That is why the potential of batteries is being widely researched and tested. “EDF Énergies Nouvelles is working on two storage projects: the Toucan solar power station in French Guiana (5 MWc) and the McHenry project in the United States (20 MW in nameplate capacity and 40 MW of flexible capacity), says EDF Énergies Nouvelles. “These two projects have an innovative storage system that combines a power storage battery and an energy management software”.

EDF Énergies Nouvelles’ UK subsidiary is working on a project it was awarded to provide 49 MW of battery storage at the West Burton combined cycle gas power station in Nottinghamshire. “Against a backdrop of strong growth in renewable energy production and the closure of large power plants, battery-storage technology helps smooth the output of the national electricity grid. The storage system can be activated on the grid to respond quickly to fluctuations in demand”, explains EDF EN.
As well as batteries, other technologies currently being researched or rolled out are based on the power to gas concept – i.e. converting electricity to gas, such as hydrogen, which once compressed can be more easily stored. It would be impossible to list here all of the hydrogen storage projects in process, but French precursors in this domain were the Corsican project Myrte and the company, McPhy Energy, and a recent example is the Smart Energy Hub launched by the start-up Sylfen.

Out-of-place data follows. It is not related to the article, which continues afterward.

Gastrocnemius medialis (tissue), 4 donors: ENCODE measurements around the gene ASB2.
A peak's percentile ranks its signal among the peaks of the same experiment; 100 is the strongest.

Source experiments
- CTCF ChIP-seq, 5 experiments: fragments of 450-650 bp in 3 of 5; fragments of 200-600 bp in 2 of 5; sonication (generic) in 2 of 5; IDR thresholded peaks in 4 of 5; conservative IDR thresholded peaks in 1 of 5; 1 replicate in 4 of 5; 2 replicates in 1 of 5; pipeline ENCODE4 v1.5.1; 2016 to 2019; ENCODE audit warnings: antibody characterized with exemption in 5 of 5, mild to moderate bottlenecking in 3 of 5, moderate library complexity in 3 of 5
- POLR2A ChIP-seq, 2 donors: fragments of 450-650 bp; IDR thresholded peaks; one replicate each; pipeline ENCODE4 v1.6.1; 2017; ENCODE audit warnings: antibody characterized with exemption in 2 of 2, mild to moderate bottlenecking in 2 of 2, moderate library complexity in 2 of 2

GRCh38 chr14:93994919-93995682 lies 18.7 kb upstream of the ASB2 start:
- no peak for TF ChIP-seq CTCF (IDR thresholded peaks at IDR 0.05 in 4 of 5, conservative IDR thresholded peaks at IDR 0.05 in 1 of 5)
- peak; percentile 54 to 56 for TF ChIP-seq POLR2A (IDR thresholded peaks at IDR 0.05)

The Smart Energy Hub was born out of ten years of research work conducted within the CEA, enabling surplus electricity to be stored in the form of hydrogen and then given back to users when needed. Covered by 22 patents, this solution stands out because its energy processor is reversible. “It’s a worldwide first”, according to Nicolas Bardi, President of Sylfen. “Our equipment can operate like an electrolyser to transform into hydrogen the surplus electricity produced locally and, inversely, like a fuel cell to turn the hydrogen back into electricity when required”, Bardi told Le Monde newspaper in April 2017.
Renewable energies therefore lie at the heart of tomorrow’s engineering landscape. But to be rolled out widely and sustainably they need a broad array of skills in areas such as electrical systems, digital technology and resistance of materials.